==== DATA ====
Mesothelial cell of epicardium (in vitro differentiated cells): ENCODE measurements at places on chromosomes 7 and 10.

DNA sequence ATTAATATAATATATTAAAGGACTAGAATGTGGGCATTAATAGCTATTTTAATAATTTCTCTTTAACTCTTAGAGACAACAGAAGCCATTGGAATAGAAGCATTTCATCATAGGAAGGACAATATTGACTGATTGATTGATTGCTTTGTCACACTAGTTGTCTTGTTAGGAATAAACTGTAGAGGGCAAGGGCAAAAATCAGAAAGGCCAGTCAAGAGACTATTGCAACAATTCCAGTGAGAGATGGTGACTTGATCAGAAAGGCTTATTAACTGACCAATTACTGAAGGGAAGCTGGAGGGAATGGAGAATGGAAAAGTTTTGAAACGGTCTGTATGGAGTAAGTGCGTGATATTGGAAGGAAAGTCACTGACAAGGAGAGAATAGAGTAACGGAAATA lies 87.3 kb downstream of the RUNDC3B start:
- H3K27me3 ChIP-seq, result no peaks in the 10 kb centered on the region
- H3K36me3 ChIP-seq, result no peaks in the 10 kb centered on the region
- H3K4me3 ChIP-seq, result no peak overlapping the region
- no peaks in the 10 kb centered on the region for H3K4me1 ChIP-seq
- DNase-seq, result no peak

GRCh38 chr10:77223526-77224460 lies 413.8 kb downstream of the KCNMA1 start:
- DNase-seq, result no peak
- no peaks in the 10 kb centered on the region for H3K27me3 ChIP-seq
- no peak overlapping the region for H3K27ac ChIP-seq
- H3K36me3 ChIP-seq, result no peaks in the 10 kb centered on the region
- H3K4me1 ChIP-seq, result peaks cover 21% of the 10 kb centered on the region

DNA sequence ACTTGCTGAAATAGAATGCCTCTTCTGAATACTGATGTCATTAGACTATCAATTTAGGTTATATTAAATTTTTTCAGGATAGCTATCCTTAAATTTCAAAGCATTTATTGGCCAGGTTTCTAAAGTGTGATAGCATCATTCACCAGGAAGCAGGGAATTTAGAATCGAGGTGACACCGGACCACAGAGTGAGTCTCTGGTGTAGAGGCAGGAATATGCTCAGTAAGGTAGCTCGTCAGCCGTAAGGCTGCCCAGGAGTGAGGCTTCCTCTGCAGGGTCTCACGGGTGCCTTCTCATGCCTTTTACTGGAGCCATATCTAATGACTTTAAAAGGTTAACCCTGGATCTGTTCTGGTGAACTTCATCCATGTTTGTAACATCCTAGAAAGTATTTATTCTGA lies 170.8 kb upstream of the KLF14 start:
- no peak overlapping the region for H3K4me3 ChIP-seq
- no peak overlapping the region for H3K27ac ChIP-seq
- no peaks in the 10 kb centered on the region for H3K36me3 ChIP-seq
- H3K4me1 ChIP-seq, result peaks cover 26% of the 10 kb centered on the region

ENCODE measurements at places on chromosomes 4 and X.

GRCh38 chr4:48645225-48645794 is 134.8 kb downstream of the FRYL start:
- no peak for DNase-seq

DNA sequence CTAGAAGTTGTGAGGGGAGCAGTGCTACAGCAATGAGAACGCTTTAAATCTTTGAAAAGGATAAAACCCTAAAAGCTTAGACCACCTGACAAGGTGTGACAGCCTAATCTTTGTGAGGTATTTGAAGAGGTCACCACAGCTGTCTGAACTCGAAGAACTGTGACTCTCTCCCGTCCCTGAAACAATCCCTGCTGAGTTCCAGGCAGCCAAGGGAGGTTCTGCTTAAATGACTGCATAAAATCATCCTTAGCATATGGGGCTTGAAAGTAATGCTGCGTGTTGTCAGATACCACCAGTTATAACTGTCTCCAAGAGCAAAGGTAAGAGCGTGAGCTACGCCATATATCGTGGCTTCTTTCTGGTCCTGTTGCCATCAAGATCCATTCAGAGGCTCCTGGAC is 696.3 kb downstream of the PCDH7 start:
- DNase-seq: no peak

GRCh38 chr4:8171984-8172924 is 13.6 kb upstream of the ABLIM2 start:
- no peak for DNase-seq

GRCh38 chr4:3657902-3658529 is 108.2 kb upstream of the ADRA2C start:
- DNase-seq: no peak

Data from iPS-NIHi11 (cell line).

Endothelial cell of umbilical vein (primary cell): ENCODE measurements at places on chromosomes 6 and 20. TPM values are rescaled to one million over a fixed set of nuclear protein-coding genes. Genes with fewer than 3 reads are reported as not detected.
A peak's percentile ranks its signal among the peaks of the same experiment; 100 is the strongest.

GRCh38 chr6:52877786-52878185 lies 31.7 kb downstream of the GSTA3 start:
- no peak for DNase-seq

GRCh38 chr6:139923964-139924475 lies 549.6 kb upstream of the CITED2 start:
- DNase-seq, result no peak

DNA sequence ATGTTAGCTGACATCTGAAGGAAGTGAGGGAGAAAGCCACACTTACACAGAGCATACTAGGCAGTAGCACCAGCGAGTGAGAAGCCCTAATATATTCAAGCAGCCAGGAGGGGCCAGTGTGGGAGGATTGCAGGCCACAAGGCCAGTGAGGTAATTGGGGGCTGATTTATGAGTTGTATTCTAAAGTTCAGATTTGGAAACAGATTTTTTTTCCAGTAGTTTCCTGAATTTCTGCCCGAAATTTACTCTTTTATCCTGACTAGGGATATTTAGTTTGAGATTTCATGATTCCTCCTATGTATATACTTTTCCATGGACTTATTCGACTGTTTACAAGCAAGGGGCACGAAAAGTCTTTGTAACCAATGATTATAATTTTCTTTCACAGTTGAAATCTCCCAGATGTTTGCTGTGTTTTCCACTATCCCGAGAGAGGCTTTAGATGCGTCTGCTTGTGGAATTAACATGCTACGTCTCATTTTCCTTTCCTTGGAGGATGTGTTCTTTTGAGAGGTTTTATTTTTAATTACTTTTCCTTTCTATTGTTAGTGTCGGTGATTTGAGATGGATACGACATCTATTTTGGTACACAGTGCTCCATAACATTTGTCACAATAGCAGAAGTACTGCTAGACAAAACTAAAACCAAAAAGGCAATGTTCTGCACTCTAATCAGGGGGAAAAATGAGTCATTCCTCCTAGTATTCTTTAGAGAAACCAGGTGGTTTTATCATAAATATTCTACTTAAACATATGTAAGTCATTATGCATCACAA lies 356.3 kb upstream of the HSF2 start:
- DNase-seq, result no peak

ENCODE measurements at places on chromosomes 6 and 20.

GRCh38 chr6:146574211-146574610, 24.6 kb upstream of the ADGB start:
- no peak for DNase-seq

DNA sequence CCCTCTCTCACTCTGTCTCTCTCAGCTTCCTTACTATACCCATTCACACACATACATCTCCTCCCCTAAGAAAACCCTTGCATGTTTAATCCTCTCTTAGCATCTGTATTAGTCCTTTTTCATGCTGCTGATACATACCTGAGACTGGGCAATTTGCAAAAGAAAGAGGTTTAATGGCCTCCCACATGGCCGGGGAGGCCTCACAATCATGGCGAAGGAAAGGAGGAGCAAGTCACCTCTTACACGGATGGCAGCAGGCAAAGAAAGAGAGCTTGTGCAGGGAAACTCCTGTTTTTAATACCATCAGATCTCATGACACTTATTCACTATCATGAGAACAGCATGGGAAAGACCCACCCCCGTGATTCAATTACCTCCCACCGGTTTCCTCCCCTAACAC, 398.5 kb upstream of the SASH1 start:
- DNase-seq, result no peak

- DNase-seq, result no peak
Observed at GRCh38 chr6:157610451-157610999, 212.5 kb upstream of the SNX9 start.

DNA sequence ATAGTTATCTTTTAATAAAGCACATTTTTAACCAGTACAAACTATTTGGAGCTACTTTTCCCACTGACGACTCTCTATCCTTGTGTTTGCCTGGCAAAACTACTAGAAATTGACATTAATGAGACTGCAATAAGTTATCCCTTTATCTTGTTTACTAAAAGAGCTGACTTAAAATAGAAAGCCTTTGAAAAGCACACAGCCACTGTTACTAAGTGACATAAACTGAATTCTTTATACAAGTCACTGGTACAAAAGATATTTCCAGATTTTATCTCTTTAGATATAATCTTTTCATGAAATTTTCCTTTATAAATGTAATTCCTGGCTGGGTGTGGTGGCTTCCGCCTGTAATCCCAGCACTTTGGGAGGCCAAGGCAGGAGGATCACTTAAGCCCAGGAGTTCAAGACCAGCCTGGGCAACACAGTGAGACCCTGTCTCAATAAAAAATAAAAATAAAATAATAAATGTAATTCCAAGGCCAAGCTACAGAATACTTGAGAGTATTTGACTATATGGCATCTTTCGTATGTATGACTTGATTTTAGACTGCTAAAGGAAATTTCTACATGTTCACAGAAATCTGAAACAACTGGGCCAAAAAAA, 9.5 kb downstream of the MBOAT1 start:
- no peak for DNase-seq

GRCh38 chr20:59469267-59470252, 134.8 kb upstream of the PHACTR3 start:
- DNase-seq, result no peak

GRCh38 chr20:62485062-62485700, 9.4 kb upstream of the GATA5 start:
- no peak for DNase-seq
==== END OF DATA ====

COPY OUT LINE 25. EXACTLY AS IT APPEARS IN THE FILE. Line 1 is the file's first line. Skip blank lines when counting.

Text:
- no peak for DNase-seq